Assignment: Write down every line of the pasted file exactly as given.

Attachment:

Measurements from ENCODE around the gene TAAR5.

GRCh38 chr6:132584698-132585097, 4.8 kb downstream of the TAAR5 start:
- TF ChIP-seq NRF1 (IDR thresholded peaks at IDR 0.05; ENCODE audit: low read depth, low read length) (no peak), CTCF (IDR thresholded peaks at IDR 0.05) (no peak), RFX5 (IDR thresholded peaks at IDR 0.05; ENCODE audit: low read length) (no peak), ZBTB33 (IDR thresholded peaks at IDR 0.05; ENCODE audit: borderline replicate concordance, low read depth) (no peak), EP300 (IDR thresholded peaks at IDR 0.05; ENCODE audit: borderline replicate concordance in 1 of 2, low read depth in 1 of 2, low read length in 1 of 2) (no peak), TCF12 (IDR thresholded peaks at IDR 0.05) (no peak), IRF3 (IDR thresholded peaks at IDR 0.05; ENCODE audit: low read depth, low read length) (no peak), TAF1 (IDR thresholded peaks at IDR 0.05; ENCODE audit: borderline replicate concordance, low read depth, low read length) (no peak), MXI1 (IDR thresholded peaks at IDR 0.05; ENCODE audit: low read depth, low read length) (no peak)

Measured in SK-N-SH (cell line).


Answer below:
Measurements from ENCODE around the gene TAAR5.

GRCh38 chr6:132584698-132585097, 4.8 kb downstream of the TAAR5 start:
- TF ChIP-seq NRF1 (IDR thresholded peaks at IDR 0.05; ENCODE audit: low read depth, low read length) (no peak), CTCF (IDR thresholded peaks at IDR 0.05) (no peak), RFX5 (IDR thresholded peaks at IDR 0.05; ENCODE audit: low read length) (no peak), ZBTB33 (IDR thresholded peaks at IDR 0.05; ENCODE audit: borderline replicate concordance, low read depth) (no peak), EP300 (IDR thresholded peaks at IDR 0.05; ENCODE audit: borderline replicate concordance in 1 of 2, low read depth in 1 of 2, low read length in 1 of 2) (no peak), TCF12 (IDR thresholded peaks at IDR 0.05) (no peak), IRF3 (IDR thresholded peaks at IDR 0.05; ENCODE audit: low read depth, low read length) (no peak), TAF1 (IDR thresholded peaks at IDR 0.05; ENCODE audit: borderline replicate concordance, low read depth, low read length) (no peak), MXI1 (IDR thresholded peaks at IDR 0.05; ENCODE audit: low read depth, low read length) (no peak)

Measured in SK-N-SH (cell line).